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Cast: Prithviraj, Prakash Raj, Jyothika, Swarnamalya, Brahmanadam, M. S. Bhaskar
Banner: Duet Movies
Director: Radha Mohan
Camera: K. V. Guhan
Story: Radha Mohan
Screenplay: Radha Mohan
It takes courage and conviction to take an untreaded path and leave a trail. That way, Prakash Raj can be called a trailblazer for he has, through Duet Movies, encouraged fresh talents and has consistently been translating dreams of creators into realities.
Be it Anthapuram or Naam, Azhagiya Theeye or Kanda Naal Mudhal, the themes he chooses seem to reflect the larger than life person that he is. And now, with Mozhi, we understand that he has dared to dream bigger and think taller.
Mozhi is a clean entertainer that justifies the tagline that is found in the promotional materials of the film. “It is not the expression, but the emotion.” Indeed!
Mozhi is a musical love story. It is the light hearted and at the same time, intense portrayal of love between a musician and a deaf and dumb girl. Karthik (Prithviraj) and Viji (Prakash Raj) are musicians who work in the dream factory. They are keyboard players who live and love music. They exhibit an infectious enthusiasm and enjoy life the way it is.
It is at this juncture that Karthik chances upon Archana (Jyothika), and she happens to live in the same apartment as Viji and Karthik. Karthik looks up to this woman with awe for her sheer courage, as she takes on a man who bashes his wife in the middle of the road. Karthik realizes that she could just be the one that he has been waiting for all his life.
Karthik soon understands that Archana is a deaf and dumb woman and while Viji is full of misgivings about the relationship blooming into love, Karthik is confident and in fact, decides that Archana is the one for him.
Karthik gets acquainted with Archana’s friend Sheela (Swarnamalya) and starts learning sign language from her. He starts communicating with Archana using the sign language. We also get an insight into what a headstrong character Archana is. She is a self-dependant and outgoing woman.
The story then borders on the smiles, tears, emotional turmoil and contagious laughter of the foursome all the way till the climax.
Jyothika as Archana steals the show. Not surprising, because with every film of hers, we have seen myriad shades of her performance and they have showed us what a seasoned performer she is. She is deaf, she is mute. But she makes all of us talk volumes about her performance, just the way one did after watching Vikram in Pithamagan. She is absolutely credible as the obstinate and confident young woman.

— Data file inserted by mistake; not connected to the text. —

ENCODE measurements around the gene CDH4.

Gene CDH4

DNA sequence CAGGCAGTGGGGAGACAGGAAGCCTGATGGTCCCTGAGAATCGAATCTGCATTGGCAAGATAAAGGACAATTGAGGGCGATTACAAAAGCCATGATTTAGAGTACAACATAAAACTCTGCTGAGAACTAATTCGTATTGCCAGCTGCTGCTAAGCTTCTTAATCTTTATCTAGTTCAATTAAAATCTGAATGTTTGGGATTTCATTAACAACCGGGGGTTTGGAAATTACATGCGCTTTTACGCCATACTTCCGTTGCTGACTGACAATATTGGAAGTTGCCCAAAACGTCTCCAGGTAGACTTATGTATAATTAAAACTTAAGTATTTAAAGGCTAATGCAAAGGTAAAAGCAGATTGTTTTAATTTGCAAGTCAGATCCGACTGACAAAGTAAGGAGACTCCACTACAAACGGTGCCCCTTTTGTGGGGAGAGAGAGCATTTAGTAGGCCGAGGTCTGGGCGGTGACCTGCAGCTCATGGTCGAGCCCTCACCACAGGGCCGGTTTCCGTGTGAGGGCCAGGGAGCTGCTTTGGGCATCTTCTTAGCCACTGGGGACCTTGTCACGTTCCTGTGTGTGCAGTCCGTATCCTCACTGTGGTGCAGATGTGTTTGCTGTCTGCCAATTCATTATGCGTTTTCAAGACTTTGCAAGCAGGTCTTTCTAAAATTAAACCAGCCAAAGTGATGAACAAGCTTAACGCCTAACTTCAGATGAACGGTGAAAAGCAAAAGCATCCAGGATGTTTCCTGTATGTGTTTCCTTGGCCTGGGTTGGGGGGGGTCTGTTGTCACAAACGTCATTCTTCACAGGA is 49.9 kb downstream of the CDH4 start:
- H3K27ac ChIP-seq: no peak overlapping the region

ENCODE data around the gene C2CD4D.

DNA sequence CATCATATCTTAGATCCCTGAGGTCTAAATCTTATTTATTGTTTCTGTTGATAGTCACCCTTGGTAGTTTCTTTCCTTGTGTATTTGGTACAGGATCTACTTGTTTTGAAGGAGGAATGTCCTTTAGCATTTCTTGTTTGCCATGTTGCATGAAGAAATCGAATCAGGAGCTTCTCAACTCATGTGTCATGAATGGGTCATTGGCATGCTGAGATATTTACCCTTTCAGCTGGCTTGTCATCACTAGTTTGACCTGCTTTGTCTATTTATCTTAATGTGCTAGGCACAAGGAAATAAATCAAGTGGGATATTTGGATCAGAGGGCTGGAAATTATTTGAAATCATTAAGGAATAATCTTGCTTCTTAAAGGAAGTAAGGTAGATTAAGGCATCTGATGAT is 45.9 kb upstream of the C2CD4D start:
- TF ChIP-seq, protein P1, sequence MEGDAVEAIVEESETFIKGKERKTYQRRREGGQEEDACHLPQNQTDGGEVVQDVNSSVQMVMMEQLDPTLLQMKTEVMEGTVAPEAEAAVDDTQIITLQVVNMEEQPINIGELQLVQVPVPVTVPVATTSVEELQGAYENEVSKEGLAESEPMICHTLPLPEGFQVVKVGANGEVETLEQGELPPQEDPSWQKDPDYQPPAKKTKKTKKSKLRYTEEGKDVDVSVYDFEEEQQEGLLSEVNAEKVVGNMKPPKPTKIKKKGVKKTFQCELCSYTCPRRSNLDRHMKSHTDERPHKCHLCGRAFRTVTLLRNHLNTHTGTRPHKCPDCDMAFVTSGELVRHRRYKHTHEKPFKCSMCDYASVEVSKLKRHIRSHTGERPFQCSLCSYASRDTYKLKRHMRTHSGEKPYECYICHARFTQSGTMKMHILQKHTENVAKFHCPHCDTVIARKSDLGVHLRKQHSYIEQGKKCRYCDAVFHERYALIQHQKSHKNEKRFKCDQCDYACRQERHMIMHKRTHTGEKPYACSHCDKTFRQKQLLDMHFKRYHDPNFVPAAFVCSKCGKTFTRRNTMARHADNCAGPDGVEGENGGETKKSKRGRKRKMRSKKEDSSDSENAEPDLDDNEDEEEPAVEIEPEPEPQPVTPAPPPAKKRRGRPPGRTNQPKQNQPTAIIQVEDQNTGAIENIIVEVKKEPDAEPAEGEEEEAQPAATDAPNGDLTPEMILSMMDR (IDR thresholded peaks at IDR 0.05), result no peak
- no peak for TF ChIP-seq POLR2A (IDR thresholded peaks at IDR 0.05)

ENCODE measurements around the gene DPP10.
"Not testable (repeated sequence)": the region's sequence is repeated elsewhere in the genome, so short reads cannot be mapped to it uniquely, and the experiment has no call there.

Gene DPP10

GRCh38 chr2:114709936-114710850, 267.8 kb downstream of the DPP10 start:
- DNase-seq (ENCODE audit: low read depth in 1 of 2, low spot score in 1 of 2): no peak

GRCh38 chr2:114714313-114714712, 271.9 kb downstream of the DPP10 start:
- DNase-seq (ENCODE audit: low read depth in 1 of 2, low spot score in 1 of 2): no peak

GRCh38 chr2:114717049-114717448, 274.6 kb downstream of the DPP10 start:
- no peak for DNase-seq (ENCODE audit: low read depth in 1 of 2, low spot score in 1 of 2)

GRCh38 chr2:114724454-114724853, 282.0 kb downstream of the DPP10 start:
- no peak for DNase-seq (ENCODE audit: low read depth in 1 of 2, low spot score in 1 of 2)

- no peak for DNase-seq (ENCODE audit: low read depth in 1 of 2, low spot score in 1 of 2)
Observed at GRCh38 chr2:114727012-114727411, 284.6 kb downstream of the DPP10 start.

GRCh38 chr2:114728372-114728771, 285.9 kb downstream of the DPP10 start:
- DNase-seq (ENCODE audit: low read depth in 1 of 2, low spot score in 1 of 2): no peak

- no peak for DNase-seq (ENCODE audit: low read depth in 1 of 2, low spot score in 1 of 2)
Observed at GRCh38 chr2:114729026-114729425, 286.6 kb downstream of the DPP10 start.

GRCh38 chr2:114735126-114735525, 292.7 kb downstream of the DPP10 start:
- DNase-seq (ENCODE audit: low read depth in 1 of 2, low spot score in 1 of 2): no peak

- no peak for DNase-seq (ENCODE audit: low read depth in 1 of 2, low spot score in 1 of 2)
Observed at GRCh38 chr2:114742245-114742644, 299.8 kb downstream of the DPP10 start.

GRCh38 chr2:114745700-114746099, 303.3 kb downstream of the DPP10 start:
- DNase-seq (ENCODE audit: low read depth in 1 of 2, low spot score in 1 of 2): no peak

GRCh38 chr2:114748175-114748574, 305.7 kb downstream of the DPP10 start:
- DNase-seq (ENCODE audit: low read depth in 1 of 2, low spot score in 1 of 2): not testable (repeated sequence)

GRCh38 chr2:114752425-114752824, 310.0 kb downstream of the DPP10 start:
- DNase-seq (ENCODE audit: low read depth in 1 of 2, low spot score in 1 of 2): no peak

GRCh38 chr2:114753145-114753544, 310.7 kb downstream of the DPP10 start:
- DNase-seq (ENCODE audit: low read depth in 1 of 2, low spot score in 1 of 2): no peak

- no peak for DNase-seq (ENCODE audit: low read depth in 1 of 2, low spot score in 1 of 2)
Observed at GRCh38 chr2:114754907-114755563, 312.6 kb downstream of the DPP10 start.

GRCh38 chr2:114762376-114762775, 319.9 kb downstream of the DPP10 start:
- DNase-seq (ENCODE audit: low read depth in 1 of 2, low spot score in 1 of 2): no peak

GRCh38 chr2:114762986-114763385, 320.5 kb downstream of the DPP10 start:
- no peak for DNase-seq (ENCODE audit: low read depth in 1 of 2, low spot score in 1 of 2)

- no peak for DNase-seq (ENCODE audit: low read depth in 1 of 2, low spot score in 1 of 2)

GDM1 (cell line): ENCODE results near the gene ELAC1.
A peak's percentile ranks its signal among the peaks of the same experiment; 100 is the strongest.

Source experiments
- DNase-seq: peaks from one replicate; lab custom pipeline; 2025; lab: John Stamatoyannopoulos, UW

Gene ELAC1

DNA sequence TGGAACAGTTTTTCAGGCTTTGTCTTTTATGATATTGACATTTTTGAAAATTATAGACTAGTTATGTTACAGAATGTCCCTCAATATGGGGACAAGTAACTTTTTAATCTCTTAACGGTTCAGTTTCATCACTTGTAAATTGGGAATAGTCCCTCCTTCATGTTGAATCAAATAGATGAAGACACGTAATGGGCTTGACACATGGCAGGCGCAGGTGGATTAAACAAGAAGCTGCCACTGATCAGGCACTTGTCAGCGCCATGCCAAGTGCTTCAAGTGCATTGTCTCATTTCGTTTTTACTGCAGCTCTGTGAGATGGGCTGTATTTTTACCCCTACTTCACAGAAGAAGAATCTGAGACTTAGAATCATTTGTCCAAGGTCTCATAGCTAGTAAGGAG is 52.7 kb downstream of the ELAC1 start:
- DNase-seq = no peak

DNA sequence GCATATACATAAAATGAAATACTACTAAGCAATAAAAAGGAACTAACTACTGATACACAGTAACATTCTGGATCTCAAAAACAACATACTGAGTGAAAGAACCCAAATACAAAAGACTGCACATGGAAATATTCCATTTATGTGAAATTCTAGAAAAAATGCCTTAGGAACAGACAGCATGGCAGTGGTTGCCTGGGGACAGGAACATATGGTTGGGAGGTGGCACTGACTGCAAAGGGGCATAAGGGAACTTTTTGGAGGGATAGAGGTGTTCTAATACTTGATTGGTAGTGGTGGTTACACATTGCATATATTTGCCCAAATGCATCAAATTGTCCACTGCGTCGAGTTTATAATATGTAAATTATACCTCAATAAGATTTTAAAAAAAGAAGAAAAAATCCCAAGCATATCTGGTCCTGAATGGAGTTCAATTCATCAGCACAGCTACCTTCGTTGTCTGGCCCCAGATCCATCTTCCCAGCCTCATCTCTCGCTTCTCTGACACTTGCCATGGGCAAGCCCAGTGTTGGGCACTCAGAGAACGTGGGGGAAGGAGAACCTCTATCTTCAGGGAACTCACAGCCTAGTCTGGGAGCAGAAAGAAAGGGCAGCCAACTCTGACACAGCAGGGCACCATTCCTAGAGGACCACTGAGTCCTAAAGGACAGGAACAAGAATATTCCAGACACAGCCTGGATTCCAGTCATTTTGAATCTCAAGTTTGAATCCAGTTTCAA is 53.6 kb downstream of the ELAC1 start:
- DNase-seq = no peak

Prithviraj as Karthik and Prakash Raj as Viji provide us with rib-tickling humour and wit here is not thrust or deliberate. It is an undercurrent in all their conversations and they score in performance as well.
Swarnamalya for Sheela is an apt choice. She has understood her character with amazing clarity and has got into the skin of it. She has done her role with ease and élan.
Brahmanandam as the menacing neighbour and MS Bhaskar as the professor are absolutely brilliant. MS Bhaskar, who had lost his memory due to the untimely loss of his son, lives in the same apartment as Archana and Karthik. His poignant portrayal and subtle performance definitely calls for appreciation.
The dialogue writer Viji has done a remarkable job. Every syllable in his dialogues is sensitive and sensible. He has blended sparkling wit and subtle strength in his dialogues which is definitely a high-point of the film. If for most of the time, the audience in the theatre is in splits, it is definitely due to him. Kudos to Viji for a job well-done!
Vidyasagar is absolutely commendable. For a story which borders on music, Vidyasagar has given just the right feel and emotion. His music is smooth and is never loud or distracting anywhere.
KV Guhan’s cinematography and Kasi Viswanathan’s editing are neat and are of first-rate. Art director Kathir has lent creative touches with brilliant sets which strike a chord in the viewers’ minds. His sensitive set in the form of Jyothika’s room deserves mention.
Radha Mohan has given us clean entertainers like Azhagiya Theeye and Ponniyin Selvan before. With this film, he has joined the bandwagon of directors who remain uncompromising on quality. His screenplay is taut. Subtle directorial touches in the form of the bulbs burning bright when Karthik sees Archana and when Viji takes a liking for Sheela are exemplary. Mention can also be made of the gift Archana gives to Karthik (a violin made of soap), the musical clock, Archana being able to feel music by keeping her hands on the speakers, and the delicate humour that sneaks up when a neighbour (Neelima Rani) takes a liking for Karthik. Such nuances have made the film more interesting.
On the whole, Mozhi transforms you into another world where there is just laughter and beauty everywhere. John Keats once said, "A thing of beauty is a joy forever." And Mozhi is joy!
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